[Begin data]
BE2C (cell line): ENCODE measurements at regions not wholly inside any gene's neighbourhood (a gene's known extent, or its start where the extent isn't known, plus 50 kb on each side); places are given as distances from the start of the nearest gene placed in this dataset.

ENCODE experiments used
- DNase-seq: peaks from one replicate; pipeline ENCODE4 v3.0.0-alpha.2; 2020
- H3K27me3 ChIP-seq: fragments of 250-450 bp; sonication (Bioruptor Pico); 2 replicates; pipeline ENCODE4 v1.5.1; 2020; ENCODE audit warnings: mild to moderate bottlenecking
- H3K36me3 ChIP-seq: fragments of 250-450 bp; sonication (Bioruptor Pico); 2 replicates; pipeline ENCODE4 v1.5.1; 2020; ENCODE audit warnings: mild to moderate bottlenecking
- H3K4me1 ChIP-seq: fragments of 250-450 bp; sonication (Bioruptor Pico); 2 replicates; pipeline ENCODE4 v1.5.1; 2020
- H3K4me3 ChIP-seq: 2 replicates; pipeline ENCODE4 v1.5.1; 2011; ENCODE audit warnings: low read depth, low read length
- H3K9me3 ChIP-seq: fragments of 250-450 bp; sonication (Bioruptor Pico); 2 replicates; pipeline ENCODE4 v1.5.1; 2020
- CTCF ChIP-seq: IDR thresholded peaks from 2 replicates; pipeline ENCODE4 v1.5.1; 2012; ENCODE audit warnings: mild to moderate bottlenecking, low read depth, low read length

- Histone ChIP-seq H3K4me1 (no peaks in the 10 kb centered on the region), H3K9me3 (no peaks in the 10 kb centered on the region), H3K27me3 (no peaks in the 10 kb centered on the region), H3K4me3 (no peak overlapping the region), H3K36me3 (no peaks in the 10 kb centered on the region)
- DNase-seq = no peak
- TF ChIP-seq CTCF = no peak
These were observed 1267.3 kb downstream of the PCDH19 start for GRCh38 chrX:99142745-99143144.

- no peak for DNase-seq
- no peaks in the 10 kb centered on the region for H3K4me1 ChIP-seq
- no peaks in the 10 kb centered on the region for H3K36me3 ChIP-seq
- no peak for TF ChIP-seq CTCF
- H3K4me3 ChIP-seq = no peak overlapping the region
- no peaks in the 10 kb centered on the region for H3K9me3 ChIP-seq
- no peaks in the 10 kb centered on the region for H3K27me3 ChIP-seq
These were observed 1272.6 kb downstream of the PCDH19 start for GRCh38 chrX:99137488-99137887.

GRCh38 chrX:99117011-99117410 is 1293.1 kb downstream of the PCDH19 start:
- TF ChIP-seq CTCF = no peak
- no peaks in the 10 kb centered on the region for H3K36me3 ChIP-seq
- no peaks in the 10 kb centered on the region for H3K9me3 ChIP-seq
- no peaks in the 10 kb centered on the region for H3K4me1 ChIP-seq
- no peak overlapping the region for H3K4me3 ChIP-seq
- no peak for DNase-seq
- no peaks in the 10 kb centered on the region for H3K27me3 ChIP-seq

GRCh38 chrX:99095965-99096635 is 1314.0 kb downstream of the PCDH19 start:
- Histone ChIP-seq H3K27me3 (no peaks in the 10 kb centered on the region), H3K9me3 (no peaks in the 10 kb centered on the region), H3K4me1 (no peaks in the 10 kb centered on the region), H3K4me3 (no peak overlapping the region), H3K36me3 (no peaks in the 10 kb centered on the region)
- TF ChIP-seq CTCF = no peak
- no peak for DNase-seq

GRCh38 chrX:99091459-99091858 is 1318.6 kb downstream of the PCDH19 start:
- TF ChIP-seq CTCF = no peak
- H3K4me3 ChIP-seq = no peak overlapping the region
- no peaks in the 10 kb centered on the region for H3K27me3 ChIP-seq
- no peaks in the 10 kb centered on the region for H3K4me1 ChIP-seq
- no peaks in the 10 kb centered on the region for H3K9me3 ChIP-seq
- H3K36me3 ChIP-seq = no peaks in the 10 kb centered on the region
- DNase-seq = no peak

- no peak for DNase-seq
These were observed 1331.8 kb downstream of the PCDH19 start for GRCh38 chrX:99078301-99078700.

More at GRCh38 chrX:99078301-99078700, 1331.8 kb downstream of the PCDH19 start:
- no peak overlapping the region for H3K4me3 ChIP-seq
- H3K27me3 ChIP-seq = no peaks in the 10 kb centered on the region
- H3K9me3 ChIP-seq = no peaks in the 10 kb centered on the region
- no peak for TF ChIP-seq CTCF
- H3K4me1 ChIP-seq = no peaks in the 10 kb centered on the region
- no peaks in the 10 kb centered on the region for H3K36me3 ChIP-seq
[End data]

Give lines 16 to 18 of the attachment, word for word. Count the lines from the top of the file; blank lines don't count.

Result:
- no peaks in the 10 kb centered on the region for H3K36me3 ChIP-seq
- no peak for TF ChIP-seq CTCF
- H3K4me3 ChIP-seq = no peak overlapping the region